PV Sindhu breezes into World Badminton Championships final
Glasgow: In a day of mixed emotions at the World Badminton Championships, Indian shuttler PV Sindhu forayed into the final, while Saina Nehwal settled for a bronze medal in the women's singles semi-finals here on Saturday.
Fourth seed Sindhu crushed Chinese ninth seed Chen Yufei of China 21-13, 21-10 in 48 minutes in a superlative display to set-up a title clash against Japanese seventh seed Nozomi Okuhara, who defeated Indian 12th seed Saina 12-21, 21-17, 21-10 earlier in the day.
Sindhu, a two-time World Championships bronze medallist, dominated her younger opponent from the beginning, not allowing the reigning world junior champion to settle in.
Playing aggressively, Sindhu rattled 19-year-old Yufei with her barrage of attacking strokes.
In the other semi-final, 2012 Olympic bronze medallist Saina lost against Okuhara as she settled for a bronze medal. Okuhara became the first Japanese to reach the World Championships women's singles final.
Sindhu, 22, and Okuhara, 22, have won three games apiece from six outings between them and in the Japanese, the Hyderabadi faces an opponent that likes to play fast-paced shuttle.
Meanwhile, men's singles defending champion Chen Long of China was ousted by Viktor Axelsen of Denmark. The Danish third seed crushed the 2016 Olympic champion 21-9, 21-10 in 39 minutes.
In the final, Axelsen will face Chinese veteran and five-time world champion Lin Dan, who got past South Korean top seed Son Wan Ho with a 21-17, 21-14 victory in 58 minutes.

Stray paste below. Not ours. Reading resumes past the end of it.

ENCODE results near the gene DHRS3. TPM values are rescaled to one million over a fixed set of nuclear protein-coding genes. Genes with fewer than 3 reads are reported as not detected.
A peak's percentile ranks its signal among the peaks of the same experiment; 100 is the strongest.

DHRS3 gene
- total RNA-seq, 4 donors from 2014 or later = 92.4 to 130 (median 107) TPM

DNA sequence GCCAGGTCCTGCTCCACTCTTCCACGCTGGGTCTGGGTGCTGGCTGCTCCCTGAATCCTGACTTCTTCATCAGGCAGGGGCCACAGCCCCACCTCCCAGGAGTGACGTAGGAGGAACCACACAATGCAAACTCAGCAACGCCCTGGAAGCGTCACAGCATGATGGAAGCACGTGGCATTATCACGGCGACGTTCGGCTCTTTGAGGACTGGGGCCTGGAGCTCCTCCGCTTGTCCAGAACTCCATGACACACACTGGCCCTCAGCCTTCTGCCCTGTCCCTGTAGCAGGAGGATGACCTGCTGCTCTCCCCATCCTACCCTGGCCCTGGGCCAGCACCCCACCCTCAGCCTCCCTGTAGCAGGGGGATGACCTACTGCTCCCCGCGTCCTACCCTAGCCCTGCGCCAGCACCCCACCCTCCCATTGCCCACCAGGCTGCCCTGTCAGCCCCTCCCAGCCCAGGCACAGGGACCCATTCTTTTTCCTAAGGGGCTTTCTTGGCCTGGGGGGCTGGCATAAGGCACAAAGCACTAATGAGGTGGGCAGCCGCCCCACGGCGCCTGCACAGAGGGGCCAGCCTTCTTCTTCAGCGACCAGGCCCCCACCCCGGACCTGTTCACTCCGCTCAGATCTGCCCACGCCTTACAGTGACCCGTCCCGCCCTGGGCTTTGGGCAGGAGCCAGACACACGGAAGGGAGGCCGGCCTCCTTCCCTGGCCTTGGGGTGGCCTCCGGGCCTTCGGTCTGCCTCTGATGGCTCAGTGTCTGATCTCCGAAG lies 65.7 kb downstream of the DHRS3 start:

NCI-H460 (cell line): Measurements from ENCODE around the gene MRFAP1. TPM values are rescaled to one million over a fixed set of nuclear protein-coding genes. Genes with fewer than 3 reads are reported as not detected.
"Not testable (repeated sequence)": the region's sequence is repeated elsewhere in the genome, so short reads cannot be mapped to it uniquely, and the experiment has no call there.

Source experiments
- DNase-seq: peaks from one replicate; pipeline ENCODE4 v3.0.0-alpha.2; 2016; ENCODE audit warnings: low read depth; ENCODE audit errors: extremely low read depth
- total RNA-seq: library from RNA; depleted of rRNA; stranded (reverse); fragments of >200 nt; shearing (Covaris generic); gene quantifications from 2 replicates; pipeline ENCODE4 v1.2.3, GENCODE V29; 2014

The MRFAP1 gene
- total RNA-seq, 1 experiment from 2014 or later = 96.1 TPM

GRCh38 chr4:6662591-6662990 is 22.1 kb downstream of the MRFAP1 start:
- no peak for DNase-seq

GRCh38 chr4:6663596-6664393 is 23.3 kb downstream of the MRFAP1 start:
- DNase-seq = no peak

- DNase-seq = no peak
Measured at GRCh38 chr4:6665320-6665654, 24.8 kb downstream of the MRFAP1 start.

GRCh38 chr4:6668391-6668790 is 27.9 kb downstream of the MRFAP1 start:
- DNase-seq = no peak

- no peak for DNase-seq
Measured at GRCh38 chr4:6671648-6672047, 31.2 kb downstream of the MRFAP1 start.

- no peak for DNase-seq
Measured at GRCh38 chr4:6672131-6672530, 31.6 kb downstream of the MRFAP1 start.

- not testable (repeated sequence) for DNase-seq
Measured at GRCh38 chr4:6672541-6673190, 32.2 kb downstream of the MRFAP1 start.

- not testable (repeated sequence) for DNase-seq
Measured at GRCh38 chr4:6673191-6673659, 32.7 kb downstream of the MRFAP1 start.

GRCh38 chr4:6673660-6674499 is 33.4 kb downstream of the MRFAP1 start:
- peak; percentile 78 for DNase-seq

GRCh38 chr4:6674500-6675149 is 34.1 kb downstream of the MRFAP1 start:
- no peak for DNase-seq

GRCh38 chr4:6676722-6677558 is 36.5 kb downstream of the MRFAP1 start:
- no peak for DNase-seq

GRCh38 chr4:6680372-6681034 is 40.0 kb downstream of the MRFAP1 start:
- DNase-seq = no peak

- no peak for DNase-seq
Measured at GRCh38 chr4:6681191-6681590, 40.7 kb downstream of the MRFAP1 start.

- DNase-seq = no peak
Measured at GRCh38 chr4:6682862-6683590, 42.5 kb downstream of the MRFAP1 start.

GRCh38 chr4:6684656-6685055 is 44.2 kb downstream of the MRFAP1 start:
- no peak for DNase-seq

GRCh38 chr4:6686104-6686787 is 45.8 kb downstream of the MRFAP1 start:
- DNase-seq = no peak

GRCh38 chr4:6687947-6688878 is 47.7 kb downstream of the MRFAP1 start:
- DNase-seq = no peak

Axelsen, who won the bronze in the 2014 worlds and 2016 Rio Olympics, was quoted as saying by Xinhua news agency: "I am still a little out of words, I never expected to win that comfortably, I am very happy. I made little mistakes today and made very few errors.
"It was nice to get revenge from the Olympic semi-finals, I am very proud of myself.
"My coach and I always look back at past championships to get better and improve on my game. Denmark is a small country but I am very proud that we can compete with the bigger countries. It's a dream come true, ever since I was a little boy I dreamed of a World Championships final."
Chen, 28, said he was under too much pressure. "I got the first points, then lost a lot of the next, and that really affected my game. In the second I managed to go ahead and that put a lot of pressure on me, but Victor played very well.
"Congratulations to Victor to getting to the final, he played the perfect game," he added.